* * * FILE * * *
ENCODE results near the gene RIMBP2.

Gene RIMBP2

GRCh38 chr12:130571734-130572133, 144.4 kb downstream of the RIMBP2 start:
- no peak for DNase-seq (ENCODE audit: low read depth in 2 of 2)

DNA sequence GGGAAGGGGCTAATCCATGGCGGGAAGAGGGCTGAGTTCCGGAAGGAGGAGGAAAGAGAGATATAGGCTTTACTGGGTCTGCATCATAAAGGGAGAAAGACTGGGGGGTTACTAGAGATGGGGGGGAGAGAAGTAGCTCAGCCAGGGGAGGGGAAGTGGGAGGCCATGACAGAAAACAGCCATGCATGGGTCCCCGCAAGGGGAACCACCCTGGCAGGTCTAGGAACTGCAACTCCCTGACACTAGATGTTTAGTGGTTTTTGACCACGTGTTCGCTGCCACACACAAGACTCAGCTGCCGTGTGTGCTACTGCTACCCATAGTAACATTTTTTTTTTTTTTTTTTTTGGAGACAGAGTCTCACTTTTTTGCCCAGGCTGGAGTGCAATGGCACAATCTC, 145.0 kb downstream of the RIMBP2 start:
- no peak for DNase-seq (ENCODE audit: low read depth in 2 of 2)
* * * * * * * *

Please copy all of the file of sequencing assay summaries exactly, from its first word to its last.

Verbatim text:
ENCODE results near the gene RIMBP2.

Gene RIMBP2

GRCh38 chr12:130571734-130572133, 144.4 kb downstream of the RIMBP2 start:
- no peak for DNase-seq (ENCODE audit: low read depth in 2 of 2)

DNA sequence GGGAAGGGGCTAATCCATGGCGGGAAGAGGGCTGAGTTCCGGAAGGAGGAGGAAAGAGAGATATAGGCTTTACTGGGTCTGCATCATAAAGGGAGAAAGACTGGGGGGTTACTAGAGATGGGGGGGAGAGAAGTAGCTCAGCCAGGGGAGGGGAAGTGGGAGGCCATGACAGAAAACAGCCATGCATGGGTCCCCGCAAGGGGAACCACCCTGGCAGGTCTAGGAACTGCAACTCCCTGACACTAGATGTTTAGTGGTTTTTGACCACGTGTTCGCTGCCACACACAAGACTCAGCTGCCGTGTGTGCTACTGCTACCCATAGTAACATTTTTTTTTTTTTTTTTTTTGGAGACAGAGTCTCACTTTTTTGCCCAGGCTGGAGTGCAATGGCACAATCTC, 145.0 kb downstream of the RIMBP2 start:
- no peak for DNase-seq (ENCODE audit: low read depth in 2 of 2)